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An Interview With Antonio Sandoval
Not available online
TitleAn Interview With Antonio Sandoval
AbstractInterviewer: Irene Ruiz. Date of interview unknown. 1 sound cassette (ca. 90 minutes): analog, stereo.; 5 7/8 x 2 1/2 in., 1/8 in. tape; 1 sound disc; digital; 4 3/4 in. Has printed guide to contents.
NotesAt the time of the interview, Dr. Sandoval was a chemistry professor at UMKC. He was born July 19, 1931, in New Mexico. In the interview he discusses his early life, education, job opportunities, minority involvement, etc.

Number 52 on MP3 disc.
Date198?
LocationSC69-1, Tape 57, CD 57
Local SubjectHispanic Americans
Sandoval, Antonio
Oral History
Teachers
University of Missouri--Kansas City
Item TypeArchival Material
TranscriptionSnyopsis of Interview:

Dr. Sandoval, a chemistry professor at UMKC, was born July 19, 1931, in Sapeollo, New Mexico, the third oldest of 12 children born to Jose Eusebio Sandoval and wife Amanda. Of the 9 surviving siblings, most have entered professional fields. Parents owned a 200-acre farm with lumber and cattle until Sandoval was 13.

Family moved to Colorado where children were able to attend high school. Attended a 1-room school for 1st and 2nd grade, then a 4-room school. Entered 7th grade in Brighton, Colorado, outside Denver. Sapeo almost all Mexican-American, mostly subsistance farming. Men in community occasionally left to work on railroads or in mines. Total family income in 1943 was $400.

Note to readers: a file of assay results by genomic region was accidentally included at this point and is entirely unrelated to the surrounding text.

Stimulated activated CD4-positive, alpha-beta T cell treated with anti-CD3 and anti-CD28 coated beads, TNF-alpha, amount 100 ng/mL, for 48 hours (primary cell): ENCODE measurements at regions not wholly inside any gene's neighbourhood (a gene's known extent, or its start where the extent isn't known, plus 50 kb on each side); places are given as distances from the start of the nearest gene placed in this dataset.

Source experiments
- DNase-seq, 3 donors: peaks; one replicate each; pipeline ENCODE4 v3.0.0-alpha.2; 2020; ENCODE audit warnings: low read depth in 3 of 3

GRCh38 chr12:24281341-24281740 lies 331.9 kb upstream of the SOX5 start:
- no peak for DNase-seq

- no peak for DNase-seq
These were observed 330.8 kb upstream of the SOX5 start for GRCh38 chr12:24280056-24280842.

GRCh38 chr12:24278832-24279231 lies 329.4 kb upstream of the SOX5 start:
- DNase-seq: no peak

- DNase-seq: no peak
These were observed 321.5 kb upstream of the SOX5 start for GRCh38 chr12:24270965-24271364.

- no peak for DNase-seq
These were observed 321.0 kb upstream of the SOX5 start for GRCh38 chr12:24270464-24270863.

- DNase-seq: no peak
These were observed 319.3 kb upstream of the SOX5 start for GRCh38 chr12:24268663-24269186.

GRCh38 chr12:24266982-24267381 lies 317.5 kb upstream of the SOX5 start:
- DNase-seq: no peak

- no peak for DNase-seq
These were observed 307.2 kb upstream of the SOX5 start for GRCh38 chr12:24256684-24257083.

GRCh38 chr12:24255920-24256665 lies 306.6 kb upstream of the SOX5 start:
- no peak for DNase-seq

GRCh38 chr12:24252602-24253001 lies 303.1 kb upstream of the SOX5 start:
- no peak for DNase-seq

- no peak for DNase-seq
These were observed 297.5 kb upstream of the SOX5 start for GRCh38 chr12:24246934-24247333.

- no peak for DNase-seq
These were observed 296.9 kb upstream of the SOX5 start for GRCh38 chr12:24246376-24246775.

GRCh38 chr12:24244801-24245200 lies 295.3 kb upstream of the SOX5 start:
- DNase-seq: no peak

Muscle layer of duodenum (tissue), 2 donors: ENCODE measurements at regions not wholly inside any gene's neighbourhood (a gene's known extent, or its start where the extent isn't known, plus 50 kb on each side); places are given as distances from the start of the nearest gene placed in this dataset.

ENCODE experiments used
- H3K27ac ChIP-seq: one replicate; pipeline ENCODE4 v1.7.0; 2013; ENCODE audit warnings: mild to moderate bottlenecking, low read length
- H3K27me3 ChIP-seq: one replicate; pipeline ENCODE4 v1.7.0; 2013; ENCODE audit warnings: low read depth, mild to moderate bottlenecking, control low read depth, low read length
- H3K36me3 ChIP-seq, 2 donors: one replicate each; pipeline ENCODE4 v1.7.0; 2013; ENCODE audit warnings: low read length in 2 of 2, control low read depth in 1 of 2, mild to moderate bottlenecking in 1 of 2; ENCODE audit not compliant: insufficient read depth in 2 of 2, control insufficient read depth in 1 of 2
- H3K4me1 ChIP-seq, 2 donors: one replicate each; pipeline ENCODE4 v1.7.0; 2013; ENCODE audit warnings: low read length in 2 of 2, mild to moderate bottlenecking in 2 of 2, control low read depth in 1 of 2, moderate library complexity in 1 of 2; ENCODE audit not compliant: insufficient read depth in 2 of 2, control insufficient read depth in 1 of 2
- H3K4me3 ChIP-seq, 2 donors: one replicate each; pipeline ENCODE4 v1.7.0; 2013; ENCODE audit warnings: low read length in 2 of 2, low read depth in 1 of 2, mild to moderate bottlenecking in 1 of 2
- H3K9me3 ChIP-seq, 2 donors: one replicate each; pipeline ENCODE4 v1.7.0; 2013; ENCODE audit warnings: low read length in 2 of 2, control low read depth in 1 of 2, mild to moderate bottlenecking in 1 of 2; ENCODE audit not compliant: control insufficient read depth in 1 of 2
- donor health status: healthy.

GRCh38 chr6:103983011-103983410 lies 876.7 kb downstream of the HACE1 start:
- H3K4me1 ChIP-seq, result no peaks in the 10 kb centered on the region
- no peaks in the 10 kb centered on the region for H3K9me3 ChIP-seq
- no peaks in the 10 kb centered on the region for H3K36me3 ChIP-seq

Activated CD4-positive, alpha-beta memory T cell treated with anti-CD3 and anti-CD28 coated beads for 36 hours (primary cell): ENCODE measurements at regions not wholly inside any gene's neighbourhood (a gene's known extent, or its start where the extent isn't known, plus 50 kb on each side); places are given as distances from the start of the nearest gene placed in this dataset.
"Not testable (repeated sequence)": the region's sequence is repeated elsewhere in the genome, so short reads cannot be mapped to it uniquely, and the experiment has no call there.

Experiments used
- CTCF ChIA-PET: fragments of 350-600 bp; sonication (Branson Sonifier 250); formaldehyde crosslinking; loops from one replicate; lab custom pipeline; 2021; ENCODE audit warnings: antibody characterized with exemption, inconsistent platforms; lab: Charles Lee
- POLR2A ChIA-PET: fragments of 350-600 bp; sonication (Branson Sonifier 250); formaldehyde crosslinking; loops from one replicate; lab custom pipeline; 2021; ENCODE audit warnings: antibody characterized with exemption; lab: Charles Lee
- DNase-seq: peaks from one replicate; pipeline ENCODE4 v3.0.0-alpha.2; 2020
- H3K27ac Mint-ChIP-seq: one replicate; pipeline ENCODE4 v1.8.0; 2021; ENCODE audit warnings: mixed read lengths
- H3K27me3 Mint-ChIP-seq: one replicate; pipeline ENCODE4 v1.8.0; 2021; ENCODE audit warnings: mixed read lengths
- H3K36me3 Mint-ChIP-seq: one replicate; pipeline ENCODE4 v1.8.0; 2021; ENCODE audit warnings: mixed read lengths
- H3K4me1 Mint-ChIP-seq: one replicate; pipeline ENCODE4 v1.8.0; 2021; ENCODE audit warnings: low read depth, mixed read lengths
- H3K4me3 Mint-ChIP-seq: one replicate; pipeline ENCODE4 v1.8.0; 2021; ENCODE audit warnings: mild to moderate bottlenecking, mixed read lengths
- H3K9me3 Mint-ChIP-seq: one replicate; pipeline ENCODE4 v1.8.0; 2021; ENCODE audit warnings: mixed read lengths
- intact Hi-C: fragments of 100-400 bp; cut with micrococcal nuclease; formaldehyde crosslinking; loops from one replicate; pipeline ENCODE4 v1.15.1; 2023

Spanish spoken at home. English used only in the classrooms. Family attended Catholic Church where he was an altar boy. Entire congregation spoke Spanish. Family worked as farm laborers in Colorado. Children missed school, helped during harvest season.

High school jobs, activities. Graduated 18 out of 100 in class. Only one to receive PHD. At the time, 50% of elementary students in Brighton were Mexican-American, yet only 7 graduated with Sandoval. Attended Regis, a Jesuit-run college, to please his mother. Mother wanted him to be a priest. Worked his way through college, chemistry major. Mother had received 8th grade education, father 5th grade.

Enlisted in Army in 1954 after college graduation. Assigned to work at several nuclear test sites in Nevada. Discharged in 1956, attended University of Northern Colorado for 3 months. Hired by Reynolds Electric and Engineering doing much the same work as when he was in the Army. Accepted at Kansas State, where he remained 5 years and received PHD. Hired by UMKC in 1962 and has remained.

Wife was a fellow PHD student in Microbiology at Kansas State. Originally from Arkansas. 3 children. Wife has taught part-time at several area colleges. Has published 18 papers, enjoys teaching. Active with UMAS (United Mexican-American Students), Society for the Advancement of Chicanos and Native Americans in Science. Wrote a proposal for the National Science Foundation for a program to encourage minorities to enter the sciences by providing extra help.

Sandoval's main source of encouragement was his parents. Recallls his father making the boys work extra long and hard on the farm, and then asking them if that was how they wanted to spend the rest of their lives. Wants to see the university become more responsive to community needs. Strong interest in family life. Has helped run Marriage Encounter for 5 years. Church deacon. Hopes to build more excitement among youths for the sciences.
Access This ItemYou may come to the Missouri Valley Room to listen to the interview.
Item ID210416
CONTENTdm number36375
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